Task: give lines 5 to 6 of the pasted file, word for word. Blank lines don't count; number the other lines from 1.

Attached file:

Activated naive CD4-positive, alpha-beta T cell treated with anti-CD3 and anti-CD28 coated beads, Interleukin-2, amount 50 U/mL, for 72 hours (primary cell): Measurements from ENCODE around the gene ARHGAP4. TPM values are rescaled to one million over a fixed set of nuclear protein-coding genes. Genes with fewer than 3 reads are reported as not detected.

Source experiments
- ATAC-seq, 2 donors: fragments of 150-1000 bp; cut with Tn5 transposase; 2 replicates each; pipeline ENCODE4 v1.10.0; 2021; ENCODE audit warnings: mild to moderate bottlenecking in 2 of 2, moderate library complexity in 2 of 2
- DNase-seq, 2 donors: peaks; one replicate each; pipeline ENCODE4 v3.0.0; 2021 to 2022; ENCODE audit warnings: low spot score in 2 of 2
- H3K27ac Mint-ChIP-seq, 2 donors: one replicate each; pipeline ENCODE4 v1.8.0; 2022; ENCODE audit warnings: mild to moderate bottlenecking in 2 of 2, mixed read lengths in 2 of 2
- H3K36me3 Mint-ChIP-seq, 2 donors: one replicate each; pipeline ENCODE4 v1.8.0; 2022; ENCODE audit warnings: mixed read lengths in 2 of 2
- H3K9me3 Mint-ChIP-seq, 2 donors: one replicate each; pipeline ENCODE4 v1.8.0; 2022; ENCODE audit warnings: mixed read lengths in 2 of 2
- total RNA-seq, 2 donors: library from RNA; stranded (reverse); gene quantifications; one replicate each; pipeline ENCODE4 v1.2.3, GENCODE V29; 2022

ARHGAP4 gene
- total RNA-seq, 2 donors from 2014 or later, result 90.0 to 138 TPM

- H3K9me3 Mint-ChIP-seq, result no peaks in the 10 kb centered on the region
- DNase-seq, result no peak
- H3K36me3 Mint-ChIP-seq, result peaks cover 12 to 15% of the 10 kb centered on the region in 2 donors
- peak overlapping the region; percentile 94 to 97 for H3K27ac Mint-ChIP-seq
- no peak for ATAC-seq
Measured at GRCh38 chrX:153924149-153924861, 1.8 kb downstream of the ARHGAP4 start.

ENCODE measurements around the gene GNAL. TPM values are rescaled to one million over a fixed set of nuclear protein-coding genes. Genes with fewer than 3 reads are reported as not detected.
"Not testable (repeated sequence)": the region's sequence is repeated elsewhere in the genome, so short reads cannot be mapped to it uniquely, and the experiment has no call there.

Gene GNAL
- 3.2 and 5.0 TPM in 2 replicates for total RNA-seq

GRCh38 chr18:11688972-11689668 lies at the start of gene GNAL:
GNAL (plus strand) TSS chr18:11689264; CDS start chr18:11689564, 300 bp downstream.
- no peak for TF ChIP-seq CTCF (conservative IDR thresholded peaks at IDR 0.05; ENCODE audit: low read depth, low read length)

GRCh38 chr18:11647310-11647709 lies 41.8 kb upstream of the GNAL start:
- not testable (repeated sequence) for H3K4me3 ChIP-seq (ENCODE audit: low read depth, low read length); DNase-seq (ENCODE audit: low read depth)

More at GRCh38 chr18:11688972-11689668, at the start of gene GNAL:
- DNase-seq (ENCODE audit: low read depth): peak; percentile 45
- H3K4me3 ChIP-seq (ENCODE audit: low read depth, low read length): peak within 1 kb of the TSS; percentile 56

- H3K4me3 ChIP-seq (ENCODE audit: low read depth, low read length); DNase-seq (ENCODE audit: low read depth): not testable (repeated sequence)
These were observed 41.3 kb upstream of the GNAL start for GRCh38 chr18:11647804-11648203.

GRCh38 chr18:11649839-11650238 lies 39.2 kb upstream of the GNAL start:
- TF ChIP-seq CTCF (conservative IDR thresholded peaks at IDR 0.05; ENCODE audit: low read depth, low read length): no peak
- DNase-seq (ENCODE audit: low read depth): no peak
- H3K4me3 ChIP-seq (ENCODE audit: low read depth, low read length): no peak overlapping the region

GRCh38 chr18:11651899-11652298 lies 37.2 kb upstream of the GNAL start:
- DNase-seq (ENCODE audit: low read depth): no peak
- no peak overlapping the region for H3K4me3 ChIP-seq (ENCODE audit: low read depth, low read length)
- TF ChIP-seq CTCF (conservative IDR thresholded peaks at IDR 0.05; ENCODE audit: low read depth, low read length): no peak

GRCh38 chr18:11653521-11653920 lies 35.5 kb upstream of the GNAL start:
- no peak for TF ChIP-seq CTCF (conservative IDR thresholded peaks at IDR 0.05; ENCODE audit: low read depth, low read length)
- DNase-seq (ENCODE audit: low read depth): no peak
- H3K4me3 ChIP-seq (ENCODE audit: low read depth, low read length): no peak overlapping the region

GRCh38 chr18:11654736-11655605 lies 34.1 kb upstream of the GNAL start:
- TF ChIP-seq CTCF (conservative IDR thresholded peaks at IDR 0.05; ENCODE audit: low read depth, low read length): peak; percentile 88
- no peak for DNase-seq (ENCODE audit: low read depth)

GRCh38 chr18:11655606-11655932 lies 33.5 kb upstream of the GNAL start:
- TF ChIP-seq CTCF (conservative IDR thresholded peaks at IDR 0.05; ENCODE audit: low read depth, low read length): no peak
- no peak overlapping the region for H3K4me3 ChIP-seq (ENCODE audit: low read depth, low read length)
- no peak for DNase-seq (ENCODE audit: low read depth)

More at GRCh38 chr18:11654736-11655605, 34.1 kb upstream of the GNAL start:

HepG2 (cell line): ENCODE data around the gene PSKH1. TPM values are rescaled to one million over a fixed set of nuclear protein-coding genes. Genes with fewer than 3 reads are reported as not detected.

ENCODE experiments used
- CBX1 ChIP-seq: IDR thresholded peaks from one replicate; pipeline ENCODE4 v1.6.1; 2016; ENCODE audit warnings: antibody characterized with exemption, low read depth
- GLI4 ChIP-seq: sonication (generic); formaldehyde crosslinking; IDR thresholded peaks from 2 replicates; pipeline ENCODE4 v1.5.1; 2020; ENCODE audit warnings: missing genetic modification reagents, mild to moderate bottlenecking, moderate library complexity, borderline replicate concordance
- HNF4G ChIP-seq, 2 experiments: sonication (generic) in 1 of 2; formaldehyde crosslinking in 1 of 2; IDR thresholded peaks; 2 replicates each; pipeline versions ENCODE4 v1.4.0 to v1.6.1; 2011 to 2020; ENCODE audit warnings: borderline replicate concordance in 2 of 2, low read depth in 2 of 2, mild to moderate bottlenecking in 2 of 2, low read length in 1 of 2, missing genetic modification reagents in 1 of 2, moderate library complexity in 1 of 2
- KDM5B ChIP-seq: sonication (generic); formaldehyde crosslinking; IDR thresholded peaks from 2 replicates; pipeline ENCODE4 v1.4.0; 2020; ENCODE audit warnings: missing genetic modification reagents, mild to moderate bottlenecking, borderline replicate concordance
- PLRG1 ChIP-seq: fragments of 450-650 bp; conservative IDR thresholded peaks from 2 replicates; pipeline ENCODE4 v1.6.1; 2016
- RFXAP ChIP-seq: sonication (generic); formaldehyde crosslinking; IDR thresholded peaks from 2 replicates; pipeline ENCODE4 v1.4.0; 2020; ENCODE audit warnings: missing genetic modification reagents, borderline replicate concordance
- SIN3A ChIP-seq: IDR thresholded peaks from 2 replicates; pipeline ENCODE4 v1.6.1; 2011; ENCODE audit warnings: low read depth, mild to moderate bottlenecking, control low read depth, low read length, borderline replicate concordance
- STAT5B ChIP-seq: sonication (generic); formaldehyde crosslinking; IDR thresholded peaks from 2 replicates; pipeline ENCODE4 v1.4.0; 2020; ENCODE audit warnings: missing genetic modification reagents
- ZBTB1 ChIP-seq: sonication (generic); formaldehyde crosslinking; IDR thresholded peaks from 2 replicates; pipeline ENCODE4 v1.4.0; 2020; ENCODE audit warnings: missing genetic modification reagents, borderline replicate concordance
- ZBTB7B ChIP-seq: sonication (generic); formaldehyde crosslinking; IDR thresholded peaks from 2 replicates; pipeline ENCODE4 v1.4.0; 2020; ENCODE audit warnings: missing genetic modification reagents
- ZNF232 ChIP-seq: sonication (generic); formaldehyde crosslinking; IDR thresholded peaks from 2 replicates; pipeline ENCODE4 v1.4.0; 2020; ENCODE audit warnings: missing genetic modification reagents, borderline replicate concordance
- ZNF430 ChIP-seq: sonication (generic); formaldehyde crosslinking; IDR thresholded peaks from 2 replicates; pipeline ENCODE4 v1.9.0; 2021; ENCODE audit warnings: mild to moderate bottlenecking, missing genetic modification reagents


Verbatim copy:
- H3K27ac Mint-ChIP-seq, 2 donors: one replicate each; pipeline ENCODE4 v1.8.0; 2022; ENCODE audit warnings: mild to moderate bottlenecking in 2 of 2, mixed read lengths in 2 of 2
- H3K36me3 Mint-ChIP-seq, 2 donors: one replicate each; pipeline ENCODE4 v1.8.0; 2022; ENCODE audit warnings: mixed read lengths in 2 of 2